New Mexico junior Kendall Williams saw nothing but daylight. A hesitation dribble shook Christian Webster ’13, and Williams bolted to the basket. With four and a half minutes to go, Williams’ third-seeded Lobos were down six to the upstart 14th-seeded Harvard Crimson.
The Mountain West Player of the Year had had a nightmare evening to that point, with nearly as many turnovers—two—as points and assists combined—four. If he could get going, the comeback was not only within reach, but likely.
Williams never got that far. In two steps, then-sophomore center Kenyatta Smith was in the air, swatting the shot away. Less than a minute later, Smith was icing the game from the charity stripe, a 67 percent free throw shooter knocking down both to put Harvard up six.
“This was his time,” said Harvard coach Tommy Amaker at the time. “This was why I recruited him, to be this kind of player.”
That was then.
This past Sunday, Smith logged his first minutes of the season. Hampered by a foot injury, the junior had sat out the first three months of the season, watching his teammates struggle against intimidating front lines.
First, it was Colorado’s 6’10” Josh Scott and 6’7” Xavier Johnson leading the Buffaloes to a 70-62 win—a game in which the Crimson was outrebounded by 17. Then it was University of Connecticut’s hulking frontcourt of 6’9” DeAndre Daniels, 6’10” Tyler Olander, and 7’0” Amida Brimah holding Harvard to 32 percent shooting from inside the arc during a 61-56 Husky win.
Medically cleared to play Sunday against Dartmouth for the first time all year, Smith came on the floor with the Crimson up 32. In his two minutes of play, just one thing showed up in the box score—a miss on his trademark hook shot that was let loose too late and missed the rim entirely.
This is now.
As Smith comes back from injury, both he and the coaching staff have indicated that he will take it as it comes. Extreme caution is the norm in the wake of the NBA’s re-injury bug, which has taken out stars like Derrick Rose and Russell Westbrook who came back too early.
However, heading down the stretch, this year’s Crimson team needs what Smith can offer. This weekend alone, the squad will face the Quakers’ 6’11” Darien Nelson-Henry and 6’8” Henry Brooks, and Princeton’s 6’10” Will Barrett. Senior Kyle Casey is an excellent defender in his own right, but he is not Smith, a prototypical back-to-the-basket post player and rim protector. In the past, Smith has shown the ability to carry programs to unforeseen heights, and the team will hope for history to repeat itself this season.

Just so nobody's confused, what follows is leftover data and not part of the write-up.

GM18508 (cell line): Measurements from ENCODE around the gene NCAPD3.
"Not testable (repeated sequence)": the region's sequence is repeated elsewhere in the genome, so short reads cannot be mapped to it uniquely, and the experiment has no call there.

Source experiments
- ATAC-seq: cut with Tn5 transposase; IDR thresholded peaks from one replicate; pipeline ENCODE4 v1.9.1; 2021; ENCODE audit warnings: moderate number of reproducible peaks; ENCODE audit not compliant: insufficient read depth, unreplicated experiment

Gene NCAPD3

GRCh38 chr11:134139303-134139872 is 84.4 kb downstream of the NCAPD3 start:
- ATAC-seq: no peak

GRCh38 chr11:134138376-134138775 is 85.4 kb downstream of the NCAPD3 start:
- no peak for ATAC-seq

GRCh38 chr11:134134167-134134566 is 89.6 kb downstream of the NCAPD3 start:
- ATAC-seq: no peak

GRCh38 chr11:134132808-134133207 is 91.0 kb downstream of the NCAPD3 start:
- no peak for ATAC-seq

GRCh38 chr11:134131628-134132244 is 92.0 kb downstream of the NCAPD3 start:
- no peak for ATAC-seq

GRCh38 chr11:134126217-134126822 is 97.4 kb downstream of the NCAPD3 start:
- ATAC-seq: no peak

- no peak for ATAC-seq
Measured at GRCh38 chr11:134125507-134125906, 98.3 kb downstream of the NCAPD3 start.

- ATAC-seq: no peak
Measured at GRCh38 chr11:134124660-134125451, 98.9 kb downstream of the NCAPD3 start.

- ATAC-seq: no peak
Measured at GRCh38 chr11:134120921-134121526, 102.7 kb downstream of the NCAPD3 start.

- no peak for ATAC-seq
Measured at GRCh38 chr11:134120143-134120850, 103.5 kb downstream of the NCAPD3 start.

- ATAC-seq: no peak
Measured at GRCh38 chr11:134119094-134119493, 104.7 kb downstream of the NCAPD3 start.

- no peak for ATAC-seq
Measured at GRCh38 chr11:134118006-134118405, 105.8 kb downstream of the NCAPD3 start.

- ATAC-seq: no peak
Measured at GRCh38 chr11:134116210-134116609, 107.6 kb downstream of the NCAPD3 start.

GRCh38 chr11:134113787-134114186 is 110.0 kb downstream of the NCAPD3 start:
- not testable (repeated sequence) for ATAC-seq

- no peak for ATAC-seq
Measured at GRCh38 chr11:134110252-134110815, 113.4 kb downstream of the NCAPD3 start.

THE TALL BOY COMING IN
When Smith first enrolled in Flintridge Preperatory School in La Cañada Flintridge, CA. as a seventh grader, it was without a hint of reclaim. Flintridge coach Garrett Ohara remembers hearing “there was a tall boy coming in.”
At that point, Flintridge had yet to win a division championship or produce a Division I basketball player. It excelled at academics, not athletics. Before he was Smith’s coach, Ohara was his pre-algebra teacher.
“There were other, better schools he could have gone to in the area…higher level basketball schools,” Ohara said. “For him and his mother to decide to come to Flintridge demonstrated that he was very serious about his academics.”
Smith’s basketball talent was evident early; Ohara said his most striking trait was his graceful movement and athleticism, unique for a rapidly growing freshman. However, Smith needed to catch up physically.
During his freshman year, Ohara watched Smith get pushed around inside, struggling to leverage his height properly, and scoring mostly on putbacks and broken plays.
A diligent worker, Smith quickly put it together. A four-year varsity starter, he became a man among boys. Ohara commented that Smith’s current playing weight—at 6’8”, and listed at 250 pounds—is slimmer than in high school, when he would get any shot he wanted in the post. His trademark feathery hook shot was just one in a full arsenal of post moves.
People took notice. In his senior year, Smith averaged nearly 20 points, 15 rebounds, and five blocks a game. ESPN ranked him as the 29th best center in the nation; scout.com had him in the top 15. He was named as one of seven John R. Wooden High School Players of the Year, joining the ranks of former winners like Baron Davis and Tyson Chandler.
“Carve a circle five feet around the basket, and he’s going to do his best to own it,” commented Scout’s David Telep at the time. “Once he gets his feet under him and he gets his conditioning down, he should be an excellent post player for Harvard for four years.”
In his final year of high school, Smith led Flintridge to its first-ever division championship. In a low-scoring game, Smith controlled the paint and rebounded well.
“He could get the ball and take a shot every time but he was cognizant of his teammates,” Ohara said. “He drew double teams, didn’t force shots. The chemistry on that team was exemplary.”
His coach’s final memory was of the eye-to-eye smile Smith showed after the win. Already on his way to Cambridge, the senior didn’t have to prove anything to everyone. Instead, Ohara said, he celebrated having won for a school and community that had never done it before.
“The lasting image was the joy I saw on his face,” Ohara said. “[He was] celebrating not just for the team, but what he did for the school and the entire community that was supporting the team.”
Smith committed to Harvard early, the first coup of a recruiting class that eventually yielded fellow three-star recruit Wesley Saunders as well as big men Jonah Travis and Steve Moundou-Missi. Originally deciding between Vanderbilt, Harvard, and archrival Penn, Smith did not visit another school after his visit to Cambridge.